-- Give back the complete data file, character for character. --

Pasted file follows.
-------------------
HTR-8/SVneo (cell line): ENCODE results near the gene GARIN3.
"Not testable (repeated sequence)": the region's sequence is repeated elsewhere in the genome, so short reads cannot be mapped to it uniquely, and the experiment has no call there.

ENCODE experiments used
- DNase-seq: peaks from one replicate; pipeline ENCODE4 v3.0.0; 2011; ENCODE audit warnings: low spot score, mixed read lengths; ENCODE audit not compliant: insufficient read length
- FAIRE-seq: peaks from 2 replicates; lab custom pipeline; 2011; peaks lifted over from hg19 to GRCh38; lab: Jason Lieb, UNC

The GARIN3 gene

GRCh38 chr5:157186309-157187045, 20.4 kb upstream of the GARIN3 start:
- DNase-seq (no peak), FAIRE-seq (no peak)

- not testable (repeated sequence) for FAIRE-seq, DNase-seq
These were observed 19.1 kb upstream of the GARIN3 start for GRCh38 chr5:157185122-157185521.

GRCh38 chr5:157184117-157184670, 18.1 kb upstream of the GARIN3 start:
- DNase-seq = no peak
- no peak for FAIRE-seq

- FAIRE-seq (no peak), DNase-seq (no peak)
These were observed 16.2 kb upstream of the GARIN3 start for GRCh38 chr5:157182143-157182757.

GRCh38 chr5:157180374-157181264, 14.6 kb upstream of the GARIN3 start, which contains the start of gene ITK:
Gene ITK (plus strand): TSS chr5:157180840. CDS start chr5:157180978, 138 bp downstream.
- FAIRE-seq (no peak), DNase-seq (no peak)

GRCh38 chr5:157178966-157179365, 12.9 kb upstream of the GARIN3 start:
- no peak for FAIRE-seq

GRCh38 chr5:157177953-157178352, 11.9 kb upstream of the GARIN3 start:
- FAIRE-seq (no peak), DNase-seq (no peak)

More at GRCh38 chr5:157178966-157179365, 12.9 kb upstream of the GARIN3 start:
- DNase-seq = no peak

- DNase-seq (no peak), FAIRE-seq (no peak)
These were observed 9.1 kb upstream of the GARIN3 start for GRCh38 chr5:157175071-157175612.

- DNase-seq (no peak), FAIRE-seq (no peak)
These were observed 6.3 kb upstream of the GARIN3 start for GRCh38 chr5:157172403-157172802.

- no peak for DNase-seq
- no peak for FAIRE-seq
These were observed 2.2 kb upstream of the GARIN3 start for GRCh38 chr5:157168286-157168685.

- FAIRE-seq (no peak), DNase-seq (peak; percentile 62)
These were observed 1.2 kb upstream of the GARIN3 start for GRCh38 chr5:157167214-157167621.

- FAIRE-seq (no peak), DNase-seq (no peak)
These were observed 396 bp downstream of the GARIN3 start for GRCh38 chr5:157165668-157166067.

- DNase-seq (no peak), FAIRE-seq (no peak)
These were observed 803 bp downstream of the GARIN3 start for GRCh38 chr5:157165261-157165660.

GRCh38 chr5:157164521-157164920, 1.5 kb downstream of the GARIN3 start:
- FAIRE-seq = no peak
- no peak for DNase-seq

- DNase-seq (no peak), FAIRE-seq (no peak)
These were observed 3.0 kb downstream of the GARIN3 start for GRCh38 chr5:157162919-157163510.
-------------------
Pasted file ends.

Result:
HTR-8/SVneo (cell line): ENCODE results near the gene GARIN3.
"Not testable (repeated sequence)": the region's sequence is repeated elsewhere in the genome, so short reads cannot be mapped to it uniquely, and the experiment has no call there.

ENCODE experiments used
- DNase-seq: peaks from one replicate; pipeline ENCODE4 v3.0.0; 2011; ENCODE audit warnings: low spot score, mixed read lengths; ENCODE audit not compliant: insufficient read length
- FAIRE-seq: peaks from 2 replicates; lab custom pipeline; 2011; peaks lifted over from hg19 to GRCh38; lab: Jason Lieb, UNC

The GARIN3 gene

GRCh38 chr5:157186309-157187045, 20.4 kb upstream of the GARIN3 start:
- DNase-seq (no peak), FAIRE-seq (no peak)

- not testable (repeated sequence) for FAIRE-seq, DNase-seq
These were observed 19.1 kb upstream of the GARIN3 start for GRCh38 chr5:157185122-157185521.

GRCh38 chr5:157184117-157184670, 18.1 kb upstream of the GARIN3 start:
- DNase-seq = no peak
- no peak for FAIRE-seq

- FAIRE-seq (no peak), DNase-seq (no peak)
These were observed 16.2 kb upstream of the GARIN3 start for GRCh38 chr5:157182143-157182757.

GRCh38 chr5:157180374-157181264, 14.6 kb upstream of the GARIN3 start, which contains the start of gene ITK:
Gene ITK (plus strand): TSS chr5:157180840. CDS start chr5:157180978, 138 bp downstream.
- FAIRE-seq (no peak), DNase-seq (no peak)

GRCh38 chr5:157178966-157179365, 12.9 kb upstream of the GARIN3 start:
- no peak for FAIRE-seq

GRCh38 chr5:157177953-157178352, 11.9 kb upstream of the GARIN3 start:
- FAIRE-seq (no peak), DNase-seq (no peak)

More at GRCh38 chr5:157178966-157179365, 12.9 kb upstream of the GARIN3 start:
- DNase-seq = no peak

- DNase-seq (no peak), FAIRE-seq (no peak)
These were observed 9.1 kb upstream of the GARIN3 start for GRCh38 chr5:157175071-157175612.

- DNase-seq (no peak), FAIRE-seq (no peak)
These were observed 6.3 kb upstream of the GARIN3 start for GRCh38 chr5:157172403-157172802.

- no peak for DNase-seq
- no peak for FAIRE-seq
These were observed 2.2 kb upstream of the GARIN3 start for GRCh38 chr5:157168286-157168685.

- FAIRE-seq (no peak), DNase-seq (peak; percentile 62)
These were observed 1.2 kb upstream of the GARIN3 start for GRCh38 chr5:157167214-157167621.

- FAIRE-seq (no peak), DNase-seq (no peak)
These were observed 396 bp downstream of the GARIN3 start for GRCh38 chr5:157165668-157166067.

- DNase-seq (no peak), FAIRE-seq (no peak)
These were observed 803 bp downstream of the GARIN3 start for GRCh38 chr5:157165261-157165660.

GRCh38 chr5:157164521-157164920, 1.5 kb downstream of the GARIN3 start:
- FAIRE-seq = no peak
- no peak for DNase-seq

- DNase-seq (no peak), FAIRE-seq (no peak)
These were observed 3.0 kb downstream of the GARIN3 start for GRCh38 chr5:157162919-157163510.